Family Child Care and New Immigrants: Cultural Bridge and Support

By Schnur, ELizabeth; Koffler, Rebecca et al. | Child Welfare, November 1995 | Go to article overview
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Family Child Care and New Immigrants: Cultural Bridge and Support

Schnur, ELizabeth, Koffler, Rebecca, Wimpenny, Nicola, Giller, Helayne, Rafield, Eileen Nagel, Child Welfare

Immigrants usually face an array of problems and stressors in the United States. After the Immigration and Naturalization Service and the local department of social services, family child care providers may be the primary external influence that new immigrants experience. This article describes a program for new immigrants from the former Soviet Union designed to buffer some of the stressors confronting the new immigrant, to act as a bridge between cultures, and to facilitate employment or vocational training of immigrant parents. Client descriptors from the past three years of the program are presented, and the experiences of four randomly selected clients are profiled. General implications for family child care for immigrant families are discussed.

The effects of child day care on young children's social and cognitive development have been hotly debated in both the academic and political arenas, and have been the focus of the bulk of child day care research. Studies variously indicate that child day care may have negative, disruptive effects on aspects of young children's development

Belsky 1988

, or positive, protective effects

Caughy et al. 1994

. A striking feature of much of this debate is that it contrasts child day care with maternal home care, with the implicit assumption that the use of the former is a choice. In light of the growing number of women in the labor force, however -- more than half of all women with children under the age of six work outside the home

Chilman 1993

-- child day care is a necessity and not an option for the majority of parents of the six million children currently using such services Adams 1990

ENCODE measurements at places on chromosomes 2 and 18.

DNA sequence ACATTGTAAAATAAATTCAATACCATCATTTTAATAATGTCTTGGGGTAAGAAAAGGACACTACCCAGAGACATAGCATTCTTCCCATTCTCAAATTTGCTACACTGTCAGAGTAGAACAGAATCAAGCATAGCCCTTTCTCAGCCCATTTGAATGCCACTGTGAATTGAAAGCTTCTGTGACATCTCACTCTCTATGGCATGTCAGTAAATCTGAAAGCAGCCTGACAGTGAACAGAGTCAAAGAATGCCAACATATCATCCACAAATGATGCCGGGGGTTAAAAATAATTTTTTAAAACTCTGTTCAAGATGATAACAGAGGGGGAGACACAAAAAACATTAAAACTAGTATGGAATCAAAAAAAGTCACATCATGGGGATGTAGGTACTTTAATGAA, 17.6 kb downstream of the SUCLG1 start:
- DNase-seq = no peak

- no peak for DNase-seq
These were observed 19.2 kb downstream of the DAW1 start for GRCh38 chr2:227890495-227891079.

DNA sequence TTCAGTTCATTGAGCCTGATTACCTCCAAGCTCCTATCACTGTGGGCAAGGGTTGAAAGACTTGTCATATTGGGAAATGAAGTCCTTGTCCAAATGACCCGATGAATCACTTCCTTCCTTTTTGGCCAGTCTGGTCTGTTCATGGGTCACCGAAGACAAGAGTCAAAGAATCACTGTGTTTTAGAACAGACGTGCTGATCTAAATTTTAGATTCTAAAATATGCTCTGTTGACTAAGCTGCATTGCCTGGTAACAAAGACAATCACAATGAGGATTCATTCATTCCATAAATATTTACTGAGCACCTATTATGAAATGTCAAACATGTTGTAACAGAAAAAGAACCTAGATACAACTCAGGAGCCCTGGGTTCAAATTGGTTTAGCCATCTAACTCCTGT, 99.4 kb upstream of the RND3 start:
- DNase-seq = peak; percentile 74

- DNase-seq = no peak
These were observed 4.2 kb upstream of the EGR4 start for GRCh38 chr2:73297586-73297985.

. Studies that focus on how various factors in child day care differentially affect outcomes

e.g., Phillips 1994

are likely to prove the most useful in designing effective policy.

Mirroring much of the field of child welfare, studies of child day care have tended to deal almost exclusively with outcomes for individual children, and generally have not closely examined the impact of child day care on the family system. In regard to new immigrant families, for example, child day care can play a major role in facilitating their adjustment to a new country. The impact of child day care services on new immigrants seems particularly worth scrutiny since the majority of new immigrants to the United States are in their child-bearing years and are members of the working poor

Bouvier & Gardner 1986

. For many of these new immigrants, child day care serves as the primary point of extrafamilial contact. This article discusses how family child care can help immigrant families, and describes a family child care program designed to serve a particular group of immigrants -- families from the former Soviet Union.

Even under the best of circumstances, recent immigrants may face such stresses as culture shock, communication difficulties, status and social-role upheaval, and isolation

Lequerica 1993

. With the added stress of pervasive economic struggles, new immigrant families often are at risk for interpersonal and mental health problems

Kelley 1994

. Child day care in general, and family child care in particular, may see as a buffer for these young families and ease their introduction to the new culture. Family child care, in which a provider cares for a small group of children in her or his own home, is particularly well suited for serving the needs of immigrant families. When matched to the cultural and linguistic background of the immigrant family, providers are intrinsically culturally sensitive. This matching creates a familiar, accessible point of entry for both the immigrant parents and their young children, reducing stress and strangeness. A culturally supportive environment fosters a child's sense of security and self-concept

Washington 1985


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